I blame my mother, an unrepentant party loving Ijebu woman in her lifetime. Thursday ni won ti nta Atibaba. (Its TGIT in Ijebu land, party canopies go up from Thursday). She used to draw a large circle and challenge us to dance rewarding the best dancer with goody-goody (yeah lm old) and declaring that the worst dancer was mistakenly given to her by the midwives in hospital. To that end l have often used NEW DAWN as a dance floor dancing at the slightest excuse with Dbanj, Psquare, Weird, Tuface, Sunny Ade, everybody, big and small old or young and sometimes when l, m bloody minded enough l dance by myself.

So when l was presented with Kaffy (Kafayat Shafau), l found a kindred spirit. How, tell me did a young girl acquire such sterling leadership qualities and confidence. Kaffy for the uninitiated is the 26-year-old winner of the Silverbird Danceathon setting a new world record with her group and an individual last man standing Guinness world record. That gal danced for 55hours 40 mins!

A feat she hadn’t recovered from by the time she came for the interview because whilst she waited in a corner of the studio (NTA no get green room o) she and her team-mates slept like drunken soldiers. In front of the camera, Kaffy was an interviewers delight, bright, happy personality that sparkles, real core values that shines through and a cool relaxed personal style that was so hip it was painful. Not one of those vacuous young things, all tits, fake hair, fake accent and stupefying diatribe. She charmed me and all the girls (read old witches) on the panel. That she was born to dance is clear but that she has done so much to develop herself and elevate her art is pure admirable. She is Nigeria’s foremost dancer and choreographer for music videos, she is a fitness and dance instructor and runs her own dance school without any formal dance training. Awesome! That she is adding the kind of value that develops and deepens industry is the stuff a new generation must embrace. When she said that even though she studied physical education if she wanted to be an aeronautics engineer she could, l believed her for in that lithe petite body beats a huge focused heart. Go khaffy, Go KAFFY.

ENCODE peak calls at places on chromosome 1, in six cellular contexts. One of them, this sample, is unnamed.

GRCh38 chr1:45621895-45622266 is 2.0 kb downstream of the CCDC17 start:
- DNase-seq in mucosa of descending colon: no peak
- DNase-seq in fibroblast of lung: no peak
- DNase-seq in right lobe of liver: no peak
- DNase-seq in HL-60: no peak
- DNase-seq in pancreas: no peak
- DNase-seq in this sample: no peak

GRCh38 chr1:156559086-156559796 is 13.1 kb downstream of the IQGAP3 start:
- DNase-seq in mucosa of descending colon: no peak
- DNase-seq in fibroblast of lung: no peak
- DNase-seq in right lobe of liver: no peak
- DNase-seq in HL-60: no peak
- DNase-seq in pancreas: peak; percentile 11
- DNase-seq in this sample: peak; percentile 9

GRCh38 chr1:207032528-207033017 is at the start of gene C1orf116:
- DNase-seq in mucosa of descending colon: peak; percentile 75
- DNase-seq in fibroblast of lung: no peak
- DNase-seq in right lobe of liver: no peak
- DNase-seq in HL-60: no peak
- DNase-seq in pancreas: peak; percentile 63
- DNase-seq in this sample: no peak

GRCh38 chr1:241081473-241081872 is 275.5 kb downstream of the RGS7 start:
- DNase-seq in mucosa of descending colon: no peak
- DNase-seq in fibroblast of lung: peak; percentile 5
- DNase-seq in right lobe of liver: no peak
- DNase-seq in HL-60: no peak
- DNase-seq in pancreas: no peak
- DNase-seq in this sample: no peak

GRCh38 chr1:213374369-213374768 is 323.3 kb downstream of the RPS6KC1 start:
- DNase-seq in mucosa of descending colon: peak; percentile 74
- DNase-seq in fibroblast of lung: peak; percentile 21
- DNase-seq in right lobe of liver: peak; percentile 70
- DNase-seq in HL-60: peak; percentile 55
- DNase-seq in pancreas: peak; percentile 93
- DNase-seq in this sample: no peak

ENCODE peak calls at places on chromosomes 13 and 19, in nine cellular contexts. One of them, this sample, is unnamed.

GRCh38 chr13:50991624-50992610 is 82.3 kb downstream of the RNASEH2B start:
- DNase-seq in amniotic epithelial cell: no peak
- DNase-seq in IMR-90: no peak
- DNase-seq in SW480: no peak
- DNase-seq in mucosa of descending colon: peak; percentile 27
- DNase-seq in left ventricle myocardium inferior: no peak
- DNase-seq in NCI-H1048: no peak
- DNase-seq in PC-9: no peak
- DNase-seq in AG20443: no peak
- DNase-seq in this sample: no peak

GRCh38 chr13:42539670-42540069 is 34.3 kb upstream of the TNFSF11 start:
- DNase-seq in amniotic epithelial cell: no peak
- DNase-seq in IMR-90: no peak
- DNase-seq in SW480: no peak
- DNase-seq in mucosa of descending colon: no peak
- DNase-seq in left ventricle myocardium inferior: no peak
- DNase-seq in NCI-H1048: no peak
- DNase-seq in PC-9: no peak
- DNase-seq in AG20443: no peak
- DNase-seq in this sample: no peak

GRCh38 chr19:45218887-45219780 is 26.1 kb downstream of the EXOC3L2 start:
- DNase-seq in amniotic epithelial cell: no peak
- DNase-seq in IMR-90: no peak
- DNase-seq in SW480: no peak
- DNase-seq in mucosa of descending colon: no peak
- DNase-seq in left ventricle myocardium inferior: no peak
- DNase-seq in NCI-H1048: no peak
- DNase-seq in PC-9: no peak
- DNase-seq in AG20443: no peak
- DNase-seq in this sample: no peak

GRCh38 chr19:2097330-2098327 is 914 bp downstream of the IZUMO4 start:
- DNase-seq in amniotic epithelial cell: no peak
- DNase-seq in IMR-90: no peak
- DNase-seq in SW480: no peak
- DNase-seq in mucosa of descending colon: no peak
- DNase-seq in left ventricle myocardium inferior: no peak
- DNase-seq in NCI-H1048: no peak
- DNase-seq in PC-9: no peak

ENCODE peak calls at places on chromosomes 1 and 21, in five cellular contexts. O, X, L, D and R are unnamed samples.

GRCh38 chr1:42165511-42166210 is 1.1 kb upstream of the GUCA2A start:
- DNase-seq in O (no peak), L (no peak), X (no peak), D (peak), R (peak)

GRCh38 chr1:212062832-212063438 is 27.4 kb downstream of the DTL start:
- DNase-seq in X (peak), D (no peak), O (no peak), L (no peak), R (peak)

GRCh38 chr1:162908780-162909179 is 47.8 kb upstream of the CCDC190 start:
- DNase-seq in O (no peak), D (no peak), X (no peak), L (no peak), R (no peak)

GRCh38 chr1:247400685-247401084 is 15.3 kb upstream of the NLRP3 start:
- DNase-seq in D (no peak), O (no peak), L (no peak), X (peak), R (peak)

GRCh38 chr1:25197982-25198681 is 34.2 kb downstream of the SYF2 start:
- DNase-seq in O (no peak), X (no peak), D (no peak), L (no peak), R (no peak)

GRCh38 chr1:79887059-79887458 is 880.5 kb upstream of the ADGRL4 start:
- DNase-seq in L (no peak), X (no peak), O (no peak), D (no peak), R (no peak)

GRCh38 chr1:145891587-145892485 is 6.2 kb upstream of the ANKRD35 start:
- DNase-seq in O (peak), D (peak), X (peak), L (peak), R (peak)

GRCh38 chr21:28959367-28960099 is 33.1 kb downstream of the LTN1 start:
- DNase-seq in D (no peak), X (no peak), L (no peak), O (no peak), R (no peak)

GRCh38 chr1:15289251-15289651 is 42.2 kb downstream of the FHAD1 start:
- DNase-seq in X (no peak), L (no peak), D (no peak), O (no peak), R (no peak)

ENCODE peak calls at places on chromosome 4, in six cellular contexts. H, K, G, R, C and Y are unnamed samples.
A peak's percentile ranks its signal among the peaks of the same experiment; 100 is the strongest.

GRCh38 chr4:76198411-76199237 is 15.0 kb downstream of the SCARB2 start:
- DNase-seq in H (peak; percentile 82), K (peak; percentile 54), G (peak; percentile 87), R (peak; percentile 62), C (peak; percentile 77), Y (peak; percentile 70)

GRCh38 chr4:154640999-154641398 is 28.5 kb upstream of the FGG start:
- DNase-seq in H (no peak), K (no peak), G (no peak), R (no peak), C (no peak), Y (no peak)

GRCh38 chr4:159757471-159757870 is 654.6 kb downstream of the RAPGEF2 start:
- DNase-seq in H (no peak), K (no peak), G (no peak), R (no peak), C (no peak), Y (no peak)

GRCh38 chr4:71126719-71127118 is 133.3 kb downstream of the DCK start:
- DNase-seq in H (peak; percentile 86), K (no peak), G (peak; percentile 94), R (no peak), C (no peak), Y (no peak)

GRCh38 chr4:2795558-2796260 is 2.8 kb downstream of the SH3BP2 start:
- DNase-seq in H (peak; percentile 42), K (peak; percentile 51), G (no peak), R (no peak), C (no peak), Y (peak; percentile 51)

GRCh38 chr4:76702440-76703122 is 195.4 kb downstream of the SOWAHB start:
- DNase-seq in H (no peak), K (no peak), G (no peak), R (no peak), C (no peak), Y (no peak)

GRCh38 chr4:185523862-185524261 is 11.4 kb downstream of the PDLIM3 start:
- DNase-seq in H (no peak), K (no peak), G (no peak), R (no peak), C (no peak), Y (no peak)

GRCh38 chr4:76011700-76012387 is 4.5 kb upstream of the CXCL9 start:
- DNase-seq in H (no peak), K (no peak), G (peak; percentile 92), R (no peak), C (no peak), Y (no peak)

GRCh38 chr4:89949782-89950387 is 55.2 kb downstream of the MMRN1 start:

Tuesday, October 10, 2006


The trauma seeps through her pores, one look at her and you can just see it, she was like a much beaten animal cornered by its tormentor who is holding a pepper-doused horsewhip up in the air. Can you picture the chilling mixture of palpable fear and the empty nothingness of hopelessness in the eyes?

She came to me through a letter, a letter, which expressed, as though in blood the years of pain, abuse, anguish and instability. I had to meet her. On the day, she was with a crowd of people but I spotted her immediately. She has to be that lone figure slightly separated from the others, almost crouching as though trying to find a comforting hole to crawl into in the harsh glare of the bright afternoon sun.

I walked up to her and noticed the scars on her body; her fair skin, which in other circumstances would have glowed in the sun, was curiously pale with the pallor broken only by the sickly blues, blacks and greens of wounds, old and new.
A tall, slim, rather shadowy figure, she spoke haltingly and inaudibly so I stopped her, put her in my and took her to lunch.